I’m going out on a limb here

There’s been a lot going around about +Indie+‘s interview with +James Desborough.  As a privileged, middle class, white male of a certain age (too young to be old, too old to be young) I’ve only started to seriously consider and think about issues regarding diversity, sexism and even racism in the past couple of years. And I consider myself a progressive, inclusive person.

As a relative newcomer/outsider to these debates I went back and looked at the history between Desborough and – well, the Internet. I got a good start with this blog post by Jon Kim. After looking over his links I came to much the same conclusion as Jon did (at least regarding the controversy he was writing about). Then I brought myself current on the Indie+ interview and the current responses.

I’m going to go out on a limb here and say that I feel Desborough’s perspective is reasonable to a degree, consistent and he is very articulate. I don’t agree with everything he has to say. I think coming from the position of having been the subject of a lot of vitriol, his experience is relevant and important to understand. I feel there is a portion of his body of work that is in bad taste, and might be offensive to some (particularly women). I do agree with him in that individuals are responsible for the harassment that occurs at conventions. I’ve seen it first hand. I don’t agree that it is only the individuals – there is definitely a “culture” that at some level tolerates odious behavior among its members. Hell, 20 years ago I went with a large mixed gender group to Gateway in L.A. We came up with our own safety guidelines for the women (some of whom were not yet 18) in the group because we were already aware of how women were treated at cons. I would like to assume it has gotten better since then, for whatever measure of “better”. I disagree that harassment policies are not needed. Just like the argument, “Nobody needs a firearm, they can just call the police” is ridiculous, the contention that there is no need for a policy because of the ability to call law enforcement is ridiculous for the same reason. I do agree that any policy needs to be vetted and carefully constructed in order to prevent abuse. I apologize if any of this disappoints any of a number of people whom I respect that take opposing viewpoints.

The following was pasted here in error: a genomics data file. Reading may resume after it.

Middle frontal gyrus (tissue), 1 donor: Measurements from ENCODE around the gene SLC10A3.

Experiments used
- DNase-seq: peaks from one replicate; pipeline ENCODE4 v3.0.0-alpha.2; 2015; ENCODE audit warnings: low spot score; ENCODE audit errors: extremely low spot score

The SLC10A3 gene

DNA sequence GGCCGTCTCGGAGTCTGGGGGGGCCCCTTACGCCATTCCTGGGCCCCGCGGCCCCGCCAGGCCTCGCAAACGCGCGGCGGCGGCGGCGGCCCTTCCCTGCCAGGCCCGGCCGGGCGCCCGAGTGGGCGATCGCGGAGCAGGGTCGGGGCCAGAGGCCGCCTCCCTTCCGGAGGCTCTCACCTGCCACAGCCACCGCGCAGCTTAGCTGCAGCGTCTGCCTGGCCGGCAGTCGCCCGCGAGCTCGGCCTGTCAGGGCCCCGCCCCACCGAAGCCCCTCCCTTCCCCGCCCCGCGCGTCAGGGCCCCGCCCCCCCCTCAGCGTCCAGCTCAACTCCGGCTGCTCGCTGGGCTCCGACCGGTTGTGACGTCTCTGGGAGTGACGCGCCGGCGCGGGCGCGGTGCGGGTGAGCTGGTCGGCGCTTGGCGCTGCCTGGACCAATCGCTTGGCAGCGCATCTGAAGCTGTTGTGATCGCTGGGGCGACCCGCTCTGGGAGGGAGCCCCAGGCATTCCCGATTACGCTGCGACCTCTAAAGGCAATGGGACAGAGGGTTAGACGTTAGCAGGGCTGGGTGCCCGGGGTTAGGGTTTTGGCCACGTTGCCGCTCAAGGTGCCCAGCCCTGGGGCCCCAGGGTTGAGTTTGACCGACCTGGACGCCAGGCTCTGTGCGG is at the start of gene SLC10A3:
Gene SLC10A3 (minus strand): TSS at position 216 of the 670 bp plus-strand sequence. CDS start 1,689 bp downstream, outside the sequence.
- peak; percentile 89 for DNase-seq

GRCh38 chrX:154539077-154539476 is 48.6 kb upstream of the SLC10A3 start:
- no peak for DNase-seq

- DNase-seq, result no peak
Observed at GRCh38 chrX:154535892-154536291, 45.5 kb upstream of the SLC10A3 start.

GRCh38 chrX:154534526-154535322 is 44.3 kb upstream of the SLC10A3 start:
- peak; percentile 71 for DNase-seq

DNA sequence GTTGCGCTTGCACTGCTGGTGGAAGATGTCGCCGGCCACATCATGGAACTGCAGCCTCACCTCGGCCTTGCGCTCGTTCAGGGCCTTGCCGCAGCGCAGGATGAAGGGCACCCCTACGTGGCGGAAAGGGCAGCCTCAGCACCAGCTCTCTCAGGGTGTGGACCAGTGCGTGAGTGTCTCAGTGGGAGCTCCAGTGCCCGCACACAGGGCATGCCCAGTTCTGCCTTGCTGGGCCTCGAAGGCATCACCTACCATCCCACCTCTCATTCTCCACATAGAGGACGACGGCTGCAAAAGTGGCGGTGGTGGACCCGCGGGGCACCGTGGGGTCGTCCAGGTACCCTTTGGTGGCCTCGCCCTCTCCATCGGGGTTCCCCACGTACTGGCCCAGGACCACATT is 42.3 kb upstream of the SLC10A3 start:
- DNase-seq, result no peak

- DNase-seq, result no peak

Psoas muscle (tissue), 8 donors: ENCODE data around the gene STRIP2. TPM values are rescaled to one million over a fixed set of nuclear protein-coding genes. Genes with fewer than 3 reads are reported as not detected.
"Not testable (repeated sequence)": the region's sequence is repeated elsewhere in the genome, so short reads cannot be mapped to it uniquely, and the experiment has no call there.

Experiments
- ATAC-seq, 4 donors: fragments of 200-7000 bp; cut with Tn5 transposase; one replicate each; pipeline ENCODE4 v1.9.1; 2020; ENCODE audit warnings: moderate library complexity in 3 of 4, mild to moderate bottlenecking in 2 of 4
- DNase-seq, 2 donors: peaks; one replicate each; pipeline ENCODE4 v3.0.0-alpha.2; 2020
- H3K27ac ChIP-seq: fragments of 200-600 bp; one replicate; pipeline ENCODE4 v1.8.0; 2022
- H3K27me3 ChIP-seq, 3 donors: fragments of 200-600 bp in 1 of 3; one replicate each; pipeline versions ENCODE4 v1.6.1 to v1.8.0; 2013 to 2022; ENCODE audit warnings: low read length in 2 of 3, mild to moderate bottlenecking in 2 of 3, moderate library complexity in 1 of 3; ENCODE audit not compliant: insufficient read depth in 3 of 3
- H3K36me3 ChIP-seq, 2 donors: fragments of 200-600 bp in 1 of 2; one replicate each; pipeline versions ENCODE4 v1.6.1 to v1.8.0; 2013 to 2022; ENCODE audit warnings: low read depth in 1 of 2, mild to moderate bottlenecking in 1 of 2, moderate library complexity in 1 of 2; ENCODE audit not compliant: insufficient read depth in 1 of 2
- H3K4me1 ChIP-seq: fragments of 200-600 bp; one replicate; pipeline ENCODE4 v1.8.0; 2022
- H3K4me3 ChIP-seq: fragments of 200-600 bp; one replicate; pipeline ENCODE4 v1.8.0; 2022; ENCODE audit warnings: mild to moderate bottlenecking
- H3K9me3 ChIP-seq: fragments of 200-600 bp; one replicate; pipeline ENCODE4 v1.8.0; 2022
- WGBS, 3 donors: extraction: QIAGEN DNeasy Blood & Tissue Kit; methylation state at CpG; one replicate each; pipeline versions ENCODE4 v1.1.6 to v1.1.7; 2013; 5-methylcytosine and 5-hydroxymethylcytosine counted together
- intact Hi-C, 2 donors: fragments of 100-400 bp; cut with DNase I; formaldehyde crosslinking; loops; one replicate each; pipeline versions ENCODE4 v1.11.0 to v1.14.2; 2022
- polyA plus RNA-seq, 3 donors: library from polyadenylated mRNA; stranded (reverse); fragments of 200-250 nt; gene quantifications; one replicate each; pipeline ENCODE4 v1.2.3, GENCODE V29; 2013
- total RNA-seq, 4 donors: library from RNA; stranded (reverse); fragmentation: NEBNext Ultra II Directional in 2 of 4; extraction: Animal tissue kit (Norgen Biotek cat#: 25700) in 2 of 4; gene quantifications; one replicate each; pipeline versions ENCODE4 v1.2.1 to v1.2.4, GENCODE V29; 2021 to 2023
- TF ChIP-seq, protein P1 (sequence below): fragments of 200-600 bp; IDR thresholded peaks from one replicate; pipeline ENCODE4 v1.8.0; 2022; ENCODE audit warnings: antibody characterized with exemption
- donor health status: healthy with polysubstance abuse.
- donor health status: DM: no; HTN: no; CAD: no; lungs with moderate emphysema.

But where I’m going to start to lose respect for people, and one of the reasons for this post, is that the level of vitriol, mischaracterization, outright twisting of words and blatant disrespect I’ve seen – present and past -is shameful. It’s on both sides, typically not the principals at the center of the debates, but I see a lot more of it from people who are “anti-Desborough” than pro. It’s disheartening to say the least.

That’s pretty much all I have to say on the matter. Any further discussion is, as always, welcome in the comments.

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